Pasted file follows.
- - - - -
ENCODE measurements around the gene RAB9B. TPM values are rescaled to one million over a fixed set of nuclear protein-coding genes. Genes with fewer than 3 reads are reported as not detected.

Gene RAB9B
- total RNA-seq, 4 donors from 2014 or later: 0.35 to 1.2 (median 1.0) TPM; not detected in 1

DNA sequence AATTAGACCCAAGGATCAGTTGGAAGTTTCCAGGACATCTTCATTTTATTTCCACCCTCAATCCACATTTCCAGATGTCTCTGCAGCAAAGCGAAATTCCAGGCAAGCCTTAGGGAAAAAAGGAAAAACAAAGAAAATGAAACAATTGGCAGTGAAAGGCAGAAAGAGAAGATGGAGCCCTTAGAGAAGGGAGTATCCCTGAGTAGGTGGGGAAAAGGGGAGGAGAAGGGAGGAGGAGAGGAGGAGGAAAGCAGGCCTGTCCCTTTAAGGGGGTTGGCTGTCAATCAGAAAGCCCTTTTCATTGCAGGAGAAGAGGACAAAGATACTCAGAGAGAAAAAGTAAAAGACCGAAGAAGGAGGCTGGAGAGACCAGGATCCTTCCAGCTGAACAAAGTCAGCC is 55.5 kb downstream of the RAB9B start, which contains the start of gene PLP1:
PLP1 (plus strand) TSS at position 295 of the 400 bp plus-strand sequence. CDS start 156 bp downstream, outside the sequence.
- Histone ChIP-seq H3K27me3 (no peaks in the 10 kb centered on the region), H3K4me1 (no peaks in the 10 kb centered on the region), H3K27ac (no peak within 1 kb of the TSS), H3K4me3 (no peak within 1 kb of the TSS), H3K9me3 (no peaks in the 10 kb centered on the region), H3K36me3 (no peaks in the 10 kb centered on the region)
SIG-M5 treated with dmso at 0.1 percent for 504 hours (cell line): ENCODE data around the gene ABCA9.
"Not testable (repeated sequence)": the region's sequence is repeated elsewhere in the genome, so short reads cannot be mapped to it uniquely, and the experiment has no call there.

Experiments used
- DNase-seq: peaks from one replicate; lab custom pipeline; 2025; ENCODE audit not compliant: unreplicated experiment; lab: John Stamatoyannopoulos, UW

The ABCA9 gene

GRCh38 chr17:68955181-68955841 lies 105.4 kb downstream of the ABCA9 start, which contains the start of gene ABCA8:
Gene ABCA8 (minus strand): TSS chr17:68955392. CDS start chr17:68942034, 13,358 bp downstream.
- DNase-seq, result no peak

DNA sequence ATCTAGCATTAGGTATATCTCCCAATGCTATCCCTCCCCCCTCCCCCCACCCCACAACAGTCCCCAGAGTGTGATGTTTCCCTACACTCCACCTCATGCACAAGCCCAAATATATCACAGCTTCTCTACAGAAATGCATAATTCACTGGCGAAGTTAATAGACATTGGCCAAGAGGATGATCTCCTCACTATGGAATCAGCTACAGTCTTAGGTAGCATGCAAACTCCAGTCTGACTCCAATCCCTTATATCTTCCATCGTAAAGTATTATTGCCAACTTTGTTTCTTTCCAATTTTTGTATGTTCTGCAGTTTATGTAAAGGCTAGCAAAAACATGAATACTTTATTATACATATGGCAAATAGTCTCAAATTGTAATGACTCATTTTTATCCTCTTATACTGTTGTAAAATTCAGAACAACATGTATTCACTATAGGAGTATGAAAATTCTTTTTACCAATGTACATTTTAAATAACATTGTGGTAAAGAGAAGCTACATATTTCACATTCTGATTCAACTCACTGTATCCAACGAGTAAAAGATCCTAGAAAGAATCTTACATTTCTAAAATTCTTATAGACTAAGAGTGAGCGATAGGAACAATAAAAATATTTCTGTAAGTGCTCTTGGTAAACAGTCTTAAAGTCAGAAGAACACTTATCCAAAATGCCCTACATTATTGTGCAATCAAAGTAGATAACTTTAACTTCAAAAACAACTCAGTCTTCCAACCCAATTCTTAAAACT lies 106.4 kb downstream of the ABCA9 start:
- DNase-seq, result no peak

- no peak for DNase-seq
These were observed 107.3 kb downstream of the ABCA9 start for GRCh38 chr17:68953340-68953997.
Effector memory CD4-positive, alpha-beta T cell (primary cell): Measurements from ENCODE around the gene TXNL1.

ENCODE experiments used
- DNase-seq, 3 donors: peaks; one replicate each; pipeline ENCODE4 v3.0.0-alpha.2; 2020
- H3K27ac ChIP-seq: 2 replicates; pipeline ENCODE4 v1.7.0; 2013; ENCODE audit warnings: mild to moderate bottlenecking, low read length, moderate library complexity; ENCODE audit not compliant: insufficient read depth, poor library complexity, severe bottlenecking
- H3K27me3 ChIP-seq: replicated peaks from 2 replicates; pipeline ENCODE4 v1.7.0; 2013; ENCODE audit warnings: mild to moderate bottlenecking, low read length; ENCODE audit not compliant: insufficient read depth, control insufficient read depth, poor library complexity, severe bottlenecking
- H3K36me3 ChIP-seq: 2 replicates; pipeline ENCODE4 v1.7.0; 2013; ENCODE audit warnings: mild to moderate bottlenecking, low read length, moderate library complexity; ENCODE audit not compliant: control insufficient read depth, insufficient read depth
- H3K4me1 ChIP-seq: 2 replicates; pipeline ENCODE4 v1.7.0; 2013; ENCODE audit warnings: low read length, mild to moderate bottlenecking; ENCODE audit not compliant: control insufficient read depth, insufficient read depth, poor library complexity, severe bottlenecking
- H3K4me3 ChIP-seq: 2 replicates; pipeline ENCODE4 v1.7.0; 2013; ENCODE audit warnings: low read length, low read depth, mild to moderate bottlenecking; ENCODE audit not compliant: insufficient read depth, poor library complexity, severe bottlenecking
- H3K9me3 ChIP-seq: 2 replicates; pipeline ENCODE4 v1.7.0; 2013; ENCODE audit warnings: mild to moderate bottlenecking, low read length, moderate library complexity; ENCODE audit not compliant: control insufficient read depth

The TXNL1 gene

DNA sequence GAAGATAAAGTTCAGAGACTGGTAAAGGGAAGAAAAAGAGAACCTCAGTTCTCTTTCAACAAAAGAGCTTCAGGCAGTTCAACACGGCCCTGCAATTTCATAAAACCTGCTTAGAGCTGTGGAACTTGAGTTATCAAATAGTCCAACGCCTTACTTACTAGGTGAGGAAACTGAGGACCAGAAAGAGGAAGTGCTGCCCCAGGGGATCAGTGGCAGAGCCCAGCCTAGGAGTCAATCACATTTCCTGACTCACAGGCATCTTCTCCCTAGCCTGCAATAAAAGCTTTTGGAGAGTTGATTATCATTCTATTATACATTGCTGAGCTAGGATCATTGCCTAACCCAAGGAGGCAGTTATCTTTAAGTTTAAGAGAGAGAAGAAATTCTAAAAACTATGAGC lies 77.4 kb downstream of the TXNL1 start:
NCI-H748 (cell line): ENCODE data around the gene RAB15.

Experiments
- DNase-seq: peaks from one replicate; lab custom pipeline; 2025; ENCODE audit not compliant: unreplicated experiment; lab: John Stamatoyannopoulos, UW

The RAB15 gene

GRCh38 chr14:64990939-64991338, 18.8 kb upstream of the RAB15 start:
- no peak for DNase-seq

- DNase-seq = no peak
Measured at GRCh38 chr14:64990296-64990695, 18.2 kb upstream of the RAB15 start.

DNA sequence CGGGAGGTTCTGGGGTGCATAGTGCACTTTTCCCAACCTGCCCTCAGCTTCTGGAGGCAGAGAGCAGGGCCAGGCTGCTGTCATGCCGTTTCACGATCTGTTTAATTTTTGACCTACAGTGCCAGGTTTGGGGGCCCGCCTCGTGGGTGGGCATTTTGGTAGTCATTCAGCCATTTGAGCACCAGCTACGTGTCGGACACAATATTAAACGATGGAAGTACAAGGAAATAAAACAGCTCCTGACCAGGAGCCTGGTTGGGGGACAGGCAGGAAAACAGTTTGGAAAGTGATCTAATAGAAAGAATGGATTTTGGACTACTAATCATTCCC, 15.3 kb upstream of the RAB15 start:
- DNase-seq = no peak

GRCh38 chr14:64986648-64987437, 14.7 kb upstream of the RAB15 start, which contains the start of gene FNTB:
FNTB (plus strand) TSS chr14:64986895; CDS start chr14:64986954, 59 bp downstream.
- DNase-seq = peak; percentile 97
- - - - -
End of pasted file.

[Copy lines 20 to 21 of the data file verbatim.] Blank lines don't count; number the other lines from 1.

ENCODE experiments used
- DNase-seq, 3 donors: peaks; one replicate each; pipeline ENCODE4 v3.0.0-alpha.2; 2020